University of Illinois Extension
Disaster Resources - University of Illinois Extension

Children, Stress, and Natural Disasters:
School Activities for Children

Service Projects

Helping others or contributing to disaster recovery or preparedness work in meaningful ways can be a good way to help overcome feelings of helplessness or frustration that is common among disaster victims. Depending on their ages, there are a variety of things students can do to actively contribute to their family, school, and community. For example, teachers could:

  • Conduct a class discussion or support a class project on how students might contribute to a community recovery or preparedness effort. It is important to help them develop concrete and realistic ways to be of assistance. Depending on their age, try as much as possible to have them come up with ideas and/or work at organizing the effort so that it is "their" project.
    For example, eighth graders in Austin Middle School (Texas) surveyed residents who would might additional help in the event the town needed to be evacuated because of flood. They designed a special placard that residents could place into their windows if they needed special assistance to evacuate.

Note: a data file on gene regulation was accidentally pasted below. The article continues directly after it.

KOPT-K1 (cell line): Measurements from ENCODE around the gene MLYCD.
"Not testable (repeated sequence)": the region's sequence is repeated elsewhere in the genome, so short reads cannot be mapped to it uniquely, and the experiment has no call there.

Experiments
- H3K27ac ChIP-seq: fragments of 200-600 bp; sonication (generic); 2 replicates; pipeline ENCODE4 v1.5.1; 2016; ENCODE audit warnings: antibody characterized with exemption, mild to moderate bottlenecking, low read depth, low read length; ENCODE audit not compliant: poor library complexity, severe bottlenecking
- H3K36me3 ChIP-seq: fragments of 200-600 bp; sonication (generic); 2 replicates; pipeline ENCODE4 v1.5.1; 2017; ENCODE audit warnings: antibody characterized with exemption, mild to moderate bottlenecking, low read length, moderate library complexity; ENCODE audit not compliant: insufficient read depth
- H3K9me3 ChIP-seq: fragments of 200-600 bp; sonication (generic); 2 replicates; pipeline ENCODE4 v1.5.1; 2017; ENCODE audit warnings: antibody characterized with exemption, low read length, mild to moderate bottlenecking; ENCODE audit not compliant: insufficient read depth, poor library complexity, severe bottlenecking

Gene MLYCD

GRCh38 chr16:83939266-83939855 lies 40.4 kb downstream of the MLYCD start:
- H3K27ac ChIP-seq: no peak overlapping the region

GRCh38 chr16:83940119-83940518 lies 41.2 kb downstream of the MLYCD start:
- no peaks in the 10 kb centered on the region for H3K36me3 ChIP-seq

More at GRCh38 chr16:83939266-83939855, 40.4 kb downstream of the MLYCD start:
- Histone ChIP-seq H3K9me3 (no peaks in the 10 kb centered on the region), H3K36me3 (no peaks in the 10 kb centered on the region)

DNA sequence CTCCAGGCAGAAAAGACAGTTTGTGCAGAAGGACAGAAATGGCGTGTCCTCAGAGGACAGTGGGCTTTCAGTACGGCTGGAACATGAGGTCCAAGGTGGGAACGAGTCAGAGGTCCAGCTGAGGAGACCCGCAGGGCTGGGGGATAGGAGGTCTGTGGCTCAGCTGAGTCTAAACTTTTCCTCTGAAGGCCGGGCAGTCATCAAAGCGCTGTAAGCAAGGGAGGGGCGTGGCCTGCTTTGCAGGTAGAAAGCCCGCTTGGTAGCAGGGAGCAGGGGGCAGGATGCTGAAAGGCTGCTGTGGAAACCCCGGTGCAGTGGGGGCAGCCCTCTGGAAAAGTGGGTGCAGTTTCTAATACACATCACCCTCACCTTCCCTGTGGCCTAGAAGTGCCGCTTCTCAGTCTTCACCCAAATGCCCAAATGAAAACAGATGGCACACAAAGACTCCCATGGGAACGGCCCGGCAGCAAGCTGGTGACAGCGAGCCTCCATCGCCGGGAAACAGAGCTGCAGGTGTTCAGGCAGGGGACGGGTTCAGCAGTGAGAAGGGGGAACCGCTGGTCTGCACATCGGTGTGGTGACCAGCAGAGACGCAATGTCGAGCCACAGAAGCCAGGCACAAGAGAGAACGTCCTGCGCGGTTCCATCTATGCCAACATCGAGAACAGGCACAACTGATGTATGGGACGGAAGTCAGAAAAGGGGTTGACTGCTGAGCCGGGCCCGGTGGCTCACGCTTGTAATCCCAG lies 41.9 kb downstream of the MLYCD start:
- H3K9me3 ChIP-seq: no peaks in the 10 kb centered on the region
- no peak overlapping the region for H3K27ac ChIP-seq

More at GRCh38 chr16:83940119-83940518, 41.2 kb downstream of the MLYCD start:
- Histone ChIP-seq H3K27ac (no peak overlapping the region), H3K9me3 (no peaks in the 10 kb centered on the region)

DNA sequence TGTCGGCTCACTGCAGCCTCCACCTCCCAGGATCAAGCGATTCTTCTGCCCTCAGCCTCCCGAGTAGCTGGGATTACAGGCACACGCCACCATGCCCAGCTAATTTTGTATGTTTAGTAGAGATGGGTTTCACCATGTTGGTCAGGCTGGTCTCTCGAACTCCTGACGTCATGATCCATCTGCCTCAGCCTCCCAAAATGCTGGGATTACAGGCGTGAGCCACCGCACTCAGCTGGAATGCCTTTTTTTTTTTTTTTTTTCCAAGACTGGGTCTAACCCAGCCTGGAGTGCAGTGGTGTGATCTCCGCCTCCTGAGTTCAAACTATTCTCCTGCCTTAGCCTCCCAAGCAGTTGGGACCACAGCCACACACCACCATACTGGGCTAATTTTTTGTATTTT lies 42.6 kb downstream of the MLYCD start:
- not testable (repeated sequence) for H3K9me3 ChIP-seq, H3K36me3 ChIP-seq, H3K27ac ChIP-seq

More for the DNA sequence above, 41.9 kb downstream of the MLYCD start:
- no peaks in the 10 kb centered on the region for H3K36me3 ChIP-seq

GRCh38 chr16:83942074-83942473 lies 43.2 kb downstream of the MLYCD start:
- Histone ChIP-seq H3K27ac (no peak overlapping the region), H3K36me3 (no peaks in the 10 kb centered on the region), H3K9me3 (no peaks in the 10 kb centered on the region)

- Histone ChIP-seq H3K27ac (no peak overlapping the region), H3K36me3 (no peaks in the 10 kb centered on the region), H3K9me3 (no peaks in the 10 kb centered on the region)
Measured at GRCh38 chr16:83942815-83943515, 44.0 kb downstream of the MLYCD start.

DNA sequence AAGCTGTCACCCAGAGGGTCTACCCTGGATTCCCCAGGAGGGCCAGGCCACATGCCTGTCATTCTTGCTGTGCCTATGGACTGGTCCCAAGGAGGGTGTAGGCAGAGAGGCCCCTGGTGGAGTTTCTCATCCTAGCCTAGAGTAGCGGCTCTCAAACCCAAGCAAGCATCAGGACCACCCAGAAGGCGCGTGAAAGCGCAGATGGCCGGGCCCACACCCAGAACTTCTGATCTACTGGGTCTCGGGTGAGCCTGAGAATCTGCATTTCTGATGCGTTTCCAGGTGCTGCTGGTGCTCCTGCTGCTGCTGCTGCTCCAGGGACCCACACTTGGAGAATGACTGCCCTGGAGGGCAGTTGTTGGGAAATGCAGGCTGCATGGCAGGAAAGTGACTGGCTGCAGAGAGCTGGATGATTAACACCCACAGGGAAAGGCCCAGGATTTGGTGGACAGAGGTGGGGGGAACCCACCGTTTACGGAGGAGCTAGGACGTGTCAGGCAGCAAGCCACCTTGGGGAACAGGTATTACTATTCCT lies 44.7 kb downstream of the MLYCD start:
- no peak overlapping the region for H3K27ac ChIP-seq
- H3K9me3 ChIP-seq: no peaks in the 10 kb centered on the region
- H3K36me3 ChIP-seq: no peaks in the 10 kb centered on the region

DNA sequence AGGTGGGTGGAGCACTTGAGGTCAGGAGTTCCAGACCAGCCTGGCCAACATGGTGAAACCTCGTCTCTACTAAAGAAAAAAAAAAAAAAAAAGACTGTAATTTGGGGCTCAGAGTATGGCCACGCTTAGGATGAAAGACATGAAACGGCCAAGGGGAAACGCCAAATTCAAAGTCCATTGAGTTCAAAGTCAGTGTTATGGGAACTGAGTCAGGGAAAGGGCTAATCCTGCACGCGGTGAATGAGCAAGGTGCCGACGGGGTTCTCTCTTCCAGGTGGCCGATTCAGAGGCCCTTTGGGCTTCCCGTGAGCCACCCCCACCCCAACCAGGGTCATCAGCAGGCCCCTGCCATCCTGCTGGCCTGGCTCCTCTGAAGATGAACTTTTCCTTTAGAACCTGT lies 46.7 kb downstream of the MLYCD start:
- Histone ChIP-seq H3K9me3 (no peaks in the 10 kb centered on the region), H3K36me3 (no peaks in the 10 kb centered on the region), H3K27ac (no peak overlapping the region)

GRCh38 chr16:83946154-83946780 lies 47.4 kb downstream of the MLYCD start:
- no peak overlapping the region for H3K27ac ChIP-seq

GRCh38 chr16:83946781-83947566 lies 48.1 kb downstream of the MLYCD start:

• Students might also perform some kind of service for younger children in their school, or in area childcare facilities. For example, they could create and perform puppet plays on the themes of coping with disaster.
  • Finally, students can organize projects to support students or communities in other areas who might have been struck by disaster. For example, using lessons learned from their own experience of being helped, students can figure out ways of helping that would be most useful for others their age.

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